A subcommittee formed to review complaints filed by more than 90 sacked government workers saw grounds to accuse the independent commissioners of dereliction of duty. There were also complaints about the lack of protection from the oversight body when civil servants were forced to attend rallies of the former ruling party.

The four commission members are president Dr Ali Shameem, vice president Shaheed Mohamed, Zakariyya Hussain and Ibrahim Shaheeq. The subcommittee was also looking into the eligibility of Shaheed after an impeachment process was launched earlier this month.

At a meeting on Thursday, the oversight committee decided to make a decision on recommending their dismissal after considering the subcommittee’s report.

Maldives aims to become regional Islamic finance hub

The current administration’s goal is to make the Maldives a regional hub for Islamic finance, President Ibrahim Mohamed Solih said on Thursday at a forum jointly organised by the Capital Market Development Authority and the Maldives Stock Exchange on Bandos resort.

In his remarks at the opening ceremony, President Solih stressed the importance of developing the capital market for the growth of Islamic banking and finance, which would also facilitate financial stability for small and medium-sized enterprises.

“He also spoke about the role of investment banking and Public-Private Partnerships to finance the socio-economic development of the country and the development of Islamic tourism through the Islamic Capital Market,” the president’s office said.

The theme of the forum, the first of its kind in the Maldives, is ‘Capital Market for Social Harmony.’ It features interactive presentations and panel discussions with policymakers, leaders in the financial sector, entrepreneurs and investors.

At the opening ceremony, the president presented listing tokens to eight companies listed on the Maldives Stock Exchange and accepted a plaque of appreciation from CMDA acting CEO Fathmath Abdulla Kamaluddeen and MSE CEO Mohamed Aushan Latheef.

Chief justice chastises prosecutor over Adeeb appeal

The Supreme Court on Wednesday gave the Prosecutor General’s office two days to decide whether to proceed with its appeal against a High Court decision that set aside former vice president Ahmed Adeeb conviction over the theft of US$5 million paid as a resort acquisition fee.

A cooperation agreement was signed with Adeeb on September 25 after he confessed to his role in the Maldives Marketing and Public Relations Corporation’s embezzlement scheme, prosecutor Mohamed Alim told the court, according to media reports of Wednesday’s hearing.

In exchange, the state agreed not to proceed with the appeal before the Supreme Court. But the PG office would want to resume the appeal if Adeeb does not plead guilty to seven fresh corruption charges filed with the criminal court in late September, the prosecutor told the court.

The remarks drew an angry response from Chief Justice Dr Ahmed Abdulla Didi, who reportedly declared that the Supreme Court was “not a section of the PG office” and that cases could not be “parked” upon request. The prosecutor was told to inform the court of a decision within two working days.

Court orders re-evaluation of awarding of Nolhivaram plots 

A court in Haa Dhaalu Nolhivaram on Wednesday ordered the reevaluation of 75 plots of land awarded to the island’s residents in early October.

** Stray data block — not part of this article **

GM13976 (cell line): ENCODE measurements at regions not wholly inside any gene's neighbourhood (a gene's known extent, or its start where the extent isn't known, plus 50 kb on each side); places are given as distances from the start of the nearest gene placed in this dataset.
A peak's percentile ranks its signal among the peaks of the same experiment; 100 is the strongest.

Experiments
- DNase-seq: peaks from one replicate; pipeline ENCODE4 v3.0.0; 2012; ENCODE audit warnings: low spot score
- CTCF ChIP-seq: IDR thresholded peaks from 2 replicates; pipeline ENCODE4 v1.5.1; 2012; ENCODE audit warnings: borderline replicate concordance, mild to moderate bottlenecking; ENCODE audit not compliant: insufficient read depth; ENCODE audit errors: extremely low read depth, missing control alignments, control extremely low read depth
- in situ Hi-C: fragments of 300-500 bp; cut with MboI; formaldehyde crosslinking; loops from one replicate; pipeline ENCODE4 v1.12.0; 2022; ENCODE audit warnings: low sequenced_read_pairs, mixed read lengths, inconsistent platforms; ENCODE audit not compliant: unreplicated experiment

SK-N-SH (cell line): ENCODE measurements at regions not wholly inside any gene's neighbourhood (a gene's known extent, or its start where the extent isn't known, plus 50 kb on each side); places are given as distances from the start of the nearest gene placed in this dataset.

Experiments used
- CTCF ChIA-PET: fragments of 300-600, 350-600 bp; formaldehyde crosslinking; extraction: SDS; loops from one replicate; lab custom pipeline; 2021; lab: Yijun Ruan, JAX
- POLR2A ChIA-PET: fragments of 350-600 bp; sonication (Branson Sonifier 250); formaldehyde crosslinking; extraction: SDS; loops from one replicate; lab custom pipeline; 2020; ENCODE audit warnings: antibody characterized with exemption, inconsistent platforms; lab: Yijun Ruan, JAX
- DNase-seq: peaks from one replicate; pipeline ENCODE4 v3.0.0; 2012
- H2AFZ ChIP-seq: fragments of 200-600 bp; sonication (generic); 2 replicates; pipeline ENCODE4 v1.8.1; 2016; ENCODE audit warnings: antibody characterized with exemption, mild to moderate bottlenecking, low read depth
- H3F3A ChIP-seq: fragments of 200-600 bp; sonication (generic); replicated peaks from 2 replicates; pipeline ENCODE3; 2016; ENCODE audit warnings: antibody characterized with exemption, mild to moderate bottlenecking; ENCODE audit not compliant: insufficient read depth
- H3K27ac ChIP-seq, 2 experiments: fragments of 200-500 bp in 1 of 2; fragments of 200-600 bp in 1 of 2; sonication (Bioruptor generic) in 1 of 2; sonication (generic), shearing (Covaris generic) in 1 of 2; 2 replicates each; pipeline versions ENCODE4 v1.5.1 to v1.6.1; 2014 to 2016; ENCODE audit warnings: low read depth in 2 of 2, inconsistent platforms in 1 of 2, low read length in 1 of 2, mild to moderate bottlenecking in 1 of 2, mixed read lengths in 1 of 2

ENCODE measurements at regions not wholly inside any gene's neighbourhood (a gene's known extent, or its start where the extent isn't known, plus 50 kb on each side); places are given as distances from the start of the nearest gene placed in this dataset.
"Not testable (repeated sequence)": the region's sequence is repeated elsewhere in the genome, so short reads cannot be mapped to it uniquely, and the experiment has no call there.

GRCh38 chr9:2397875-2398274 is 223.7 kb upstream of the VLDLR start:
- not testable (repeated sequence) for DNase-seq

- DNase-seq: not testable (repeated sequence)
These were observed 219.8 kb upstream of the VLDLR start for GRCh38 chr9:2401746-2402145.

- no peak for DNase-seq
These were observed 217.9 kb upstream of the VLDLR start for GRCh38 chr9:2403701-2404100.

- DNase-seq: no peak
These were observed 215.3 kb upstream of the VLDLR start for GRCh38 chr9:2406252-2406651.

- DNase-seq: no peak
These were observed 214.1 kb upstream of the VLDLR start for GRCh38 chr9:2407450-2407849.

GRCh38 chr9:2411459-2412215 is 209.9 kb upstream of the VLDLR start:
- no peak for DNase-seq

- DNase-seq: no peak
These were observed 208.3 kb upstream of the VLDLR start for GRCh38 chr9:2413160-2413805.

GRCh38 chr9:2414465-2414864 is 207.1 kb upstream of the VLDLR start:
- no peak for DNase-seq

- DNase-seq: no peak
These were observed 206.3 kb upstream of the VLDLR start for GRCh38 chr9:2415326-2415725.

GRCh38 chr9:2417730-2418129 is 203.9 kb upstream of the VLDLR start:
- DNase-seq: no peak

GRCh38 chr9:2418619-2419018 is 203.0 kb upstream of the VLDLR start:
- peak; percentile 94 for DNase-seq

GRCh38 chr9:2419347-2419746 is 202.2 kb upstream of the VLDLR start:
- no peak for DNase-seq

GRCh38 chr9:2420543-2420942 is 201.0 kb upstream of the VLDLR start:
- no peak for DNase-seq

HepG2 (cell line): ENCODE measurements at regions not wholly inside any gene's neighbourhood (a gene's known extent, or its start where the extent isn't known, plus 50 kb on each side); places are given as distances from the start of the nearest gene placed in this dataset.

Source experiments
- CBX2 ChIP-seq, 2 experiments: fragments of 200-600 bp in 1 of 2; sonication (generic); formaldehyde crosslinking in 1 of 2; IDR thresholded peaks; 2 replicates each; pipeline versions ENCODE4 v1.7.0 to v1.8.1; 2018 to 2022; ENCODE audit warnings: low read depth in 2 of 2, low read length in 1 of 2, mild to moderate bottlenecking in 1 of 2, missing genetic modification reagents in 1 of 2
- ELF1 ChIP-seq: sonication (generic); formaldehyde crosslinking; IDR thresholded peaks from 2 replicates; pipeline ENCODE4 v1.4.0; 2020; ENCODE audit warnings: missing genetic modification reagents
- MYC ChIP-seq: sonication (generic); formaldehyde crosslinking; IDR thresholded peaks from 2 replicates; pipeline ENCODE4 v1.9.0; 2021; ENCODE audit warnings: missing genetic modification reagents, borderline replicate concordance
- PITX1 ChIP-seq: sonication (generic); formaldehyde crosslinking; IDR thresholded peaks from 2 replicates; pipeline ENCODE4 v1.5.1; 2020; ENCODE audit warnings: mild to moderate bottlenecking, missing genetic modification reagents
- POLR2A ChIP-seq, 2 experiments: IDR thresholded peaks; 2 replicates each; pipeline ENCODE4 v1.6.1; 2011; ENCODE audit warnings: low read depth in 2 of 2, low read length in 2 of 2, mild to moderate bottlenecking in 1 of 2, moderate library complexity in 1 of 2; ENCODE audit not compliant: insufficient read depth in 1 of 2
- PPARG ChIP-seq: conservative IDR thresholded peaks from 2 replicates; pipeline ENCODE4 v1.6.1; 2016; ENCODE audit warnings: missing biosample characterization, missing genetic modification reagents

Mohamed Mausoom, chief judge of the atoll, issued the ruling after residents filed lawsuits accusing the island council of unfairly dismissing their applications and awarding the plots in violation of regulations.

Three residents filed lawsuits against the land plot allocations, with two men claiming that they did not receive points for numbers of years of marriage despite submitting the required paperwork. A third case was filed claiming a woman was awarded a plot of land against regulations.

Land, a scarce resource in the Maldives, is a divisive issue in many small island communities. Plots have not been handed out in Nolhivaram for eight years. The island is the second most populous in the northern Haa Dhaalu atoll with 1,830 residents, according to the 2014 census.

Aasandha launches ‘open procurement’ policy

The state-owned Aasandha health insurance company on Thursday launched an open procurement policy after consultations with the local chapter of Transparency International.

All information related to tendering processes exceeding MVR25,000 (US$) will be posted on the company’s website with effect on October 31, Aasandha announced.  The company plans to post all information on all procurements, including smaller tenders, in the future. 

The policy aims for transparent procurement under the government’s ‘Zero Tolerance to Corruption’ policy. The majority of cases filed with the Anti-Corruption Commission during the third quarter involvement alleged graft or wrongdoing in procurement.

Top officials from the company previously alleged that it spent over MVR 9.5 million on a jogging track and the former first lady Fathimath Ibrahim’s charity foundation.

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1 Comment

1 Comment

  1. Michael Fahmy

    November 1, 2019 at 12:18 AM

    The differences between the public sector and the private sector are not things Maldivians are experienced in talking about. Is it only the public sector that is corrupt, or is the private sector equally corrupt? That there is corruption in Maldives is beyond doubt. But is the private sector better, cleverer and cleaner? What is corruption anyway? Why does not our Islam come to grips with it?